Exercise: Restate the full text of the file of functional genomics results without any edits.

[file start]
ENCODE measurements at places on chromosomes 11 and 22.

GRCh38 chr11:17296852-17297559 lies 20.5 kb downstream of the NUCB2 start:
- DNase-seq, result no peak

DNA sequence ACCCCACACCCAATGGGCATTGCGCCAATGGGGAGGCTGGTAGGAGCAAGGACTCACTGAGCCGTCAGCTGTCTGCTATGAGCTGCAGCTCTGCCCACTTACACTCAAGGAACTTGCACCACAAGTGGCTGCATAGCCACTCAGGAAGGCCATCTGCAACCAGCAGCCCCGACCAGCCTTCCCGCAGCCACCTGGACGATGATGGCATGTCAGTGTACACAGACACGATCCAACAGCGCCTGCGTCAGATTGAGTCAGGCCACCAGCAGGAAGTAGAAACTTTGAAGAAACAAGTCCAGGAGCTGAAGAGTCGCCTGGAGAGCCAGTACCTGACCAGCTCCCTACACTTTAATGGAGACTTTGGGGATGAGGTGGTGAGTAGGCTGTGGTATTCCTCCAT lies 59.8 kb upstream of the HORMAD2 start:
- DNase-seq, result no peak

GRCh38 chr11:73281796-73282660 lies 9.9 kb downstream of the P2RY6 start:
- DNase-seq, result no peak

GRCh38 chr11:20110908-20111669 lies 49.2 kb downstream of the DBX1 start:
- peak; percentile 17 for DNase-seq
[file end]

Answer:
ENCODE measurements at places on chromosomes 11 and 22.

GRCh38 chr11:17296852-17297559 lies 20.5 kb downstream of the NUCB2 start:
- DNase-seq, result no peak

DNA sequence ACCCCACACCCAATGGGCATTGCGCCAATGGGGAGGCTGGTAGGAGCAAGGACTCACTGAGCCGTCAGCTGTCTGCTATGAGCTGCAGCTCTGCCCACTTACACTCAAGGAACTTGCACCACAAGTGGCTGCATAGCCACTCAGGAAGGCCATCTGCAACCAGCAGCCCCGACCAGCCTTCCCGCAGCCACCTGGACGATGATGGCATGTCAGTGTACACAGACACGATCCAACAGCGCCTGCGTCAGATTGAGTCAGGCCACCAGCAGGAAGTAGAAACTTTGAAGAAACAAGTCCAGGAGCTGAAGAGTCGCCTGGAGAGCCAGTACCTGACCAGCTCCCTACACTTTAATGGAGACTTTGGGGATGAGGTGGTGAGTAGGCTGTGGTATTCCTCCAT lies 59.8 kb upstream of the HORMAD2 start:
- DNase-seq, result no peak

GRCh38 chr11:73281796-73282660 lies 9.9 kb downstream of the P2RY6 start:
- DNase-seq, result no peak

GRCh38 chr11:20110908-20111669 lies 49.2 kb downstream of the DBX1 start:
- peak; percentile 17 for DNase-seq